Reason.tv's Ted Balaker has a sharp piece up at the Huffington Post asking what the hell happened to all those anti-war protesters since Barack Obama took up residence in The White House. After all, despite unconvincing SOTU assurances we're getting the hell out of Iraq and Afghanistan, we've still got loads of troops in both places.
Obama declared an end to combat operations in Iraq, but 50,000 troops remain there. That probably wouldn't have satisfied the antiwar movement during George W. Bush's tenure, but few protesters are getting riled up about it today. According to a University of Michigan survey, attendance at antiwar rallies plunged in 2008 when it looked increasingly likely that the antiwar candidate would take the White House.
President Obama promised change but has largely delivered more of the same on a wide range of War on Terror policies. And although some on the left are enraged by this, widespread anger among Democrats is harder to find. In 2003, only 22 percent of Democrats approved of Bush's foreign policy, but in 2010, 78 percent told Quinnipiac pollsters they were just fine with Obama's very Bush-like foreign policy.
Balaker notes that conservatives such as Americans for Tax Reform's Grover Norquist are finally speaking out against the war, a long overdue development from folks who claim to be suspicious of government's ability to deliver the mail:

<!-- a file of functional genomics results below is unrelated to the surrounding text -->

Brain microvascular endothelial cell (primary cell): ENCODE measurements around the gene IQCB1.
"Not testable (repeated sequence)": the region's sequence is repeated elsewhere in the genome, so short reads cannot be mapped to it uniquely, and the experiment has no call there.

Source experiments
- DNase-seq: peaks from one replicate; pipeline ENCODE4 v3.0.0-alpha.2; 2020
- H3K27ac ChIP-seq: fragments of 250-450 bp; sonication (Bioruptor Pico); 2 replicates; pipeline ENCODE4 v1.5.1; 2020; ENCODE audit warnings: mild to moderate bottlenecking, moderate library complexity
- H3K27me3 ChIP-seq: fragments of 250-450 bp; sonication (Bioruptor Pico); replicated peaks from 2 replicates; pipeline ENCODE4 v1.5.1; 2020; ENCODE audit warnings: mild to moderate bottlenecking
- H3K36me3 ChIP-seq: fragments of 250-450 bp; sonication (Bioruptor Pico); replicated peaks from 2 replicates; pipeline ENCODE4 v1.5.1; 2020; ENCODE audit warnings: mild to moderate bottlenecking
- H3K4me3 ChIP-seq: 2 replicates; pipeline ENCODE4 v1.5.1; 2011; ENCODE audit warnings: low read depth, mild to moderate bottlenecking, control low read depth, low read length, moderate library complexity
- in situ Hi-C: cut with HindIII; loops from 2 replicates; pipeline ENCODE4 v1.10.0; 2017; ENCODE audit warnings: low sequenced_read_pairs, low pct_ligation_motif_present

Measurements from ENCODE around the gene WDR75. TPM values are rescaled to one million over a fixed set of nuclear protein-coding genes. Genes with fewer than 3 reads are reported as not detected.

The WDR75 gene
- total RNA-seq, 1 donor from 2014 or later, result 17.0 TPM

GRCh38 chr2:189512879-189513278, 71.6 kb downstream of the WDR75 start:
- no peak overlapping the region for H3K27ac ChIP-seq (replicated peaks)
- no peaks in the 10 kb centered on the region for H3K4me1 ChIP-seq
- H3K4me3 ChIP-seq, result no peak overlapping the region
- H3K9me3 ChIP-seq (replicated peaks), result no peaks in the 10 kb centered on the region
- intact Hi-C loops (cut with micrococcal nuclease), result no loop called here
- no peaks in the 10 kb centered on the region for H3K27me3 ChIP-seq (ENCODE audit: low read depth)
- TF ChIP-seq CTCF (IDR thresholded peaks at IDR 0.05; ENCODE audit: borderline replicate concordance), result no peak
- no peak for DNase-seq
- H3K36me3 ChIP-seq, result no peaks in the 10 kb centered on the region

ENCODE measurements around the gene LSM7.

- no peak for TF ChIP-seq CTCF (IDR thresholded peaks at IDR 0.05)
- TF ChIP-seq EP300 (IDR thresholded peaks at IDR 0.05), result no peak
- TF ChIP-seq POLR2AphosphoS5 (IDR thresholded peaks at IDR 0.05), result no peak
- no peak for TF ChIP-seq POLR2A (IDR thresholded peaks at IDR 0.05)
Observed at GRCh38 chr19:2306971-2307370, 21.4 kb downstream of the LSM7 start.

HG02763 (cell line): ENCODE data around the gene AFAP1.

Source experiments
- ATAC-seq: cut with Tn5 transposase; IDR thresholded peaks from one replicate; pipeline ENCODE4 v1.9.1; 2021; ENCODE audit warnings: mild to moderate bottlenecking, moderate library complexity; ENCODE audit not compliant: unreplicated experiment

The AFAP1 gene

Once upon a time conservatives had strong non-interventionist inclinations and, according to recent polls, today's rank-and-file right is still imbued with a good deal of that sentiment. The Afghanistan Study Group found 27 percent of conservatives support leaving Afghanistan completely and another 39 percent think we can reduce troop levels.
True conservatives recognize that, whether it's public education or national defense, more spending doesn't guarantee better results. Maybe it is time for the antiwar left and Tea Party to team up in support of defense cuts and ending the wars.
Ted's piece is a companion to the recent Reason.tv doc segment by Zach Weissmueller and featuring Reason's Brian Doherty, historian Thaddeus Russell, and a cameo by award-winning jackass and fictive president Martin Sheen.